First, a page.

Last week, I went to Grand Central Station in New York City. I entered via the old Campbell Apartment entrance, I took the elevator to the 4th floor, and I played some tennis.
Keep reading to learn more about my first experience playing tennis at Vanderbilt Tennis Club, the super-secret tennis court inside Grand Central Terminal. I’ll even tell you how you can get 30 minutes of court time — free thanks to a postcard I found in the lobby.
Tennis Courts Inside A Bustling Train Station
Grand Central in Midtown Manhattan covers 48 acres and serves over 160,000 riders daily. (In case you’re wondering, among NYC stations, only Times Square Station has a higher ridership.) With its 44 platforms, GCT holds the world record for most number of platforms in a train station.
Tens of millions of commuters and sightseers pass through Grand Central every year. But most of them don’t know about a never-discussed, ultra-exclusive feature on the 4th floor: the Vanderbilt Tennis Club.
History of the Space
A Brief Timeline
The tennis courts inside Grand Central have not always been tennis courts. Over the years, it has seen a variety of occupants:
- 1934-1964 — CBS Television Studios
- 1965-1976 — An early version of a tennis club, owned by Hungarian refugee Geza Gazdag
- 1984-2009 — An elite tennis club, owned by Donald Trump
- 2010-present — Vanderbilt Tennis Club, owned by Anthony Scolnick
Before Grand Central Terminal was built in 1913, an original station — called Grand Central Depot — stood on the same spot in 1871. The 1913 bottom-up renovation and renaming effort expanded Grand Central from 3 floors to 6 floors, and the building’s facade changed, too.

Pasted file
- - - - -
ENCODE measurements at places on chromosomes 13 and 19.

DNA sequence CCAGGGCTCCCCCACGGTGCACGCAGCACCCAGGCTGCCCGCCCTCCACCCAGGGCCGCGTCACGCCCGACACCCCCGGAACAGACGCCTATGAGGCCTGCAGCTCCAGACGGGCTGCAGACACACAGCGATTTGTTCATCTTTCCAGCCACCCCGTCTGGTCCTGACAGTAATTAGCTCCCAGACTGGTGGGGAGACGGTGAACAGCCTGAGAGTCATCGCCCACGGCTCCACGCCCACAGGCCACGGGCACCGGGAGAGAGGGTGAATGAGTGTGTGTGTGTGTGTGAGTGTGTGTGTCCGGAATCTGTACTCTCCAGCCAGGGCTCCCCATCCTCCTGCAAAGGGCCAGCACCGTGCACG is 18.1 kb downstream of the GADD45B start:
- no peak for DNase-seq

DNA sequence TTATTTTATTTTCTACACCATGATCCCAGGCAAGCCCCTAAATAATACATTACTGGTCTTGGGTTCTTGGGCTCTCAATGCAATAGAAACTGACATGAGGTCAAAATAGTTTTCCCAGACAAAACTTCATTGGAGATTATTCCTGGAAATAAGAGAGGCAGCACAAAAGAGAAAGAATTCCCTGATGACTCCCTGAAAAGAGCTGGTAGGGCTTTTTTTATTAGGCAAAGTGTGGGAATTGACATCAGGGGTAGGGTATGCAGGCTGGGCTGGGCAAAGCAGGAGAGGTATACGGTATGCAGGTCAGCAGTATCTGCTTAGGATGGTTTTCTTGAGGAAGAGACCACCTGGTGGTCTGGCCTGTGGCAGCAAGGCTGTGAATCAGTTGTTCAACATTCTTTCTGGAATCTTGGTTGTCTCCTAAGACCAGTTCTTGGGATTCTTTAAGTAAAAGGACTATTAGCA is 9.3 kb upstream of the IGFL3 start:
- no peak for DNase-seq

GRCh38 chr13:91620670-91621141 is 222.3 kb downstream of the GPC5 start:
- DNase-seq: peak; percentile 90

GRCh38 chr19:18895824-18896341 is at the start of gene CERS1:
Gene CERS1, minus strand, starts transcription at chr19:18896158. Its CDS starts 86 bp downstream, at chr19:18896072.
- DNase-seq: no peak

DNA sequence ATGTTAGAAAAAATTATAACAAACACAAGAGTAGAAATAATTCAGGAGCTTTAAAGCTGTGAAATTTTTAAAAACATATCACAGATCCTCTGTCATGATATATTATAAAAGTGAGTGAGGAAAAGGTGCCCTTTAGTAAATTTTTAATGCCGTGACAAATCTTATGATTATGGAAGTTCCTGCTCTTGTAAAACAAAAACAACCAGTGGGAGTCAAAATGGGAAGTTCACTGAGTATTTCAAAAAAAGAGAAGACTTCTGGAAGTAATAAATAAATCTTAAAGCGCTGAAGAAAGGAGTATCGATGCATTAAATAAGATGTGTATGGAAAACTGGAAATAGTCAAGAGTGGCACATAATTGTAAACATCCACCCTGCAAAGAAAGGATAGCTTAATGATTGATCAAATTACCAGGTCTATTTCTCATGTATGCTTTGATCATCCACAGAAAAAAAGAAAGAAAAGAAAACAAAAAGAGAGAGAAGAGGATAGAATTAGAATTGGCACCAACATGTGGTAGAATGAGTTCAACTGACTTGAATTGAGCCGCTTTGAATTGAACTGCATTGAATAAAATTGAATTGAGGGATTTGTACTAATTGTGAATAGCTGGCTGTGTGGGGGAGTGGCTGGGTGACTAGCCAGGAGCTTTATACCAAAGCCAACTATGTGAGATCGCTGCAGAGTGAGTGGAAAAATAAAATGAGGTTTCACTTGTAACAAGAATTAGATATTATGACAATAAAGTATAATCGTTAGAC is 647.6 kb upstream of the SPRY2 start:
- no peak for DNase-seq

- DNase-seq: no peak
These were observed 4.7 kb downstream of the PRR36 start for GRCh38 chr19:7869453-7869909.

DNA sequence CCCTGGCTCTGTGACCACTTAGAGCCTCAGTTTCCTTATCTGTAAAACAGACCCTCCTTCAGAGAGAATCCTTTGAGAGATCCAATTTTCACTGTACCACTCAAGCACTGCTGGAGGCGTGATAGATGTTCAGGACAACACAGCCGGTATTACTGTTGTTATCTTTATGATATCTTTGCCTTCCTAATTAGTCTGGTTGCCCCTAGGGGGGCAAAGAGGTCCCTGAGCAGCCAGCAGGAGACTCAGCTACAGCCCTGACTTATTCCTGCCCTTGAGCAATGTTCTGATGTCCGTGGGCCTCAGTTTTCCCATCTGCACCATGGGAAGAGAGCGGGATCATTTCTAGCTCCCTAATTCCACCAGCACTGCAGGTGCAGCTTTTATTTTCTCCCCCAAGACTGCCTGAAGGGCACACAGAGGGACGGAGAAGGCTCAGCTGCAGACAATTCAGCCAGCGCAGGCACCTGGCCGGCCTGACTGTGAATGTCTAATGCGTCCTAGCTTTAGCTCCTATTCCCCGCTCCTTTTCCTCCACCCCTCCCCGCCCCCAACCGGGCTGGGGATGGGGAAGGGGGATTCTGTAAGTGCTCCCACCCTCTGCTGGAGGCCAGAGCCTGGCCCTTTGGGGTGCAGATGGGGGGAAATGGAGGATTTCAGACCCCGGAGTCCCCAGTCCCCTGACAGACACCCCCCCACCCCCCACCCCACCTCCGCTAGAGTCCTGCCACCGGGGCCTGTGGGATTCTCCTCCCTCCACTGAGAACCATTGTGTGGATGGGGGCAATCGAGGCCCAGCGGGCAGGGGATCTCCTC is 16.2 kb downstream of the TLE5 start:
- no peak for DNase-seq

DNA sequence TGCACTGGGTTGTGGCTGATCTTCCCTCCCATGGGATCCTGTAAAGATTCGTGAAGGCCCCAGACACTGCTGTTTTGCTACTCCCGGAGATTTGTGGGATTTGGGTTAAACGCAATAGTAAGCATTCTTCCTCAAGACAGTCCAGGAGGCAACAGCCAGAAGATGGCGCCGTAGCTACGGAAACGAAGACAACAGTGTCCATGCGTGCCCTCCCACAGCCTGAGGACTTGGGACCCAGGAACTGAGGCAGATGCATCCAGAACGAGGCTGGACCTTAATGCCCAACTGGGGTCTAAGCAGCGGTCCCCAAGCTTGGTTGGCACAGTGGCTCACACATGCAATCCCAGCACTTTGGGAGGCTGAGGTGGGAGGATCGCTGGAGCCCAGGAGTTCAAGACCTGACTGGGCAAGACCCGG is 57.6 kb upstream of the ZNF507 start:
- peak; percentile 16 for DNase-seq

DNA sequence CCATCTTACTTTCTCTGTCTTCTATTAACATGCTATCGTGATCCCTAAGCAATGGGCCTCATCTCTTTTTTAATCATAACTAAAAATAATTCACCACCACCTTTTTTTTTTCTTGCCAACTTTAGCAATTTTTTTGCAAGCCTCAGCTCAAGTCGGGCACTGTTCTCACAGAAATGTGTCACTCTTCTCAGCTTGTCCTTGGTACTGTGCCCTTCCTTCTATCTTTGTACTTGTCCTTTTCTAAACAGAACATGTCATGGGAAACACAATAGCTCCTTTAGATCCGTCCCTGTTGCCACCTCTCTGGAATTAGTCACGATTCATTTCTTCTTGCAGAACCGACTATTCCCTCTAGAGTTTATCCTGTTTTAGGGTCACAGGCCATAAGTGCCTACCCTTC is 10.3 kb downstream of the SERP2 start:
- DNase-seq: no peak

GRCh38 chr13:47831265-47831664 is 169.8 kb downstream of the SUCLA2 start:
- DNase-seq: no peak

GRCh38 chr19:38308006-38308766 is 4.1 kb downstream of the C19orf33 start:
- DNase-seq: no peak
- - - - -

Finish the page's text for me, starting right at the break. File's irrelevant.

That addition of 3 extra levels to the terminal paved the way for the tennis club that exists on the 4th floor of Grand Central today. Let’s explore.
CBS Television Studios
This is where our story begins. Starting in 1934, the first of several big-name tenants moved into the expansive space above Grand Central Terminal’s massive transportation operation.
For three decades, CBS Television Studios operated out of a space on the 4th floor of Grand Central Terminal. Iconic shows such as “What’s My Line?” and Edward R. Murrow’s “See It Now” were filmed and broadcast above the train tracks.
There’s a rumor that CBS eventually left the space because the rumbling of trains was being picked up on film.
The First Tennis Club
Credit goes to Hungarian athlete and Olympic coach Geza Gazdag, who took over the old CBS Television Studios space and began its decades-long evolution as a sports and activity space. Gazdag fled his native Hungary amidst political turmoil in 1956.
In 1965 he had his big idea. He scraped together $100,000 and turned the old CBS spaces into a 65-foot indoor ski slope and some tennis courts. For a while, his train station sports club flourished. People loved the novelty of its location, and quirky touches such as the carpeting on the tennis court floors.
But unfortunately, success became Gazdag’s enemy, as he was priced out of the leasing market for the very space that he had transformed. In 1976, he was outbid on his lease. Over the next several years, a stream of short-lived and unremarkable leaseholders cycled through.
Donald Trump’s Tennis Club
Donald Trump took over the lease of the Grand Central tennis club in 1984. Quoted in the Wall Street Journal, Trump characterized his stewardship of the space as “a great success.” The space became a favorite among the rich and powerful — according to Trump, at least. But this heyday was not to last.
By 2009, Metro-North had taken over a portion of Trump’s expansive tennis club to serve as a conductor’s lounge. When the railroad won $18 million in federal stimulus funds, with the goal of using these to build out that conductor’s lounge and rest area, the writing was on the wall for Trump’s elite club.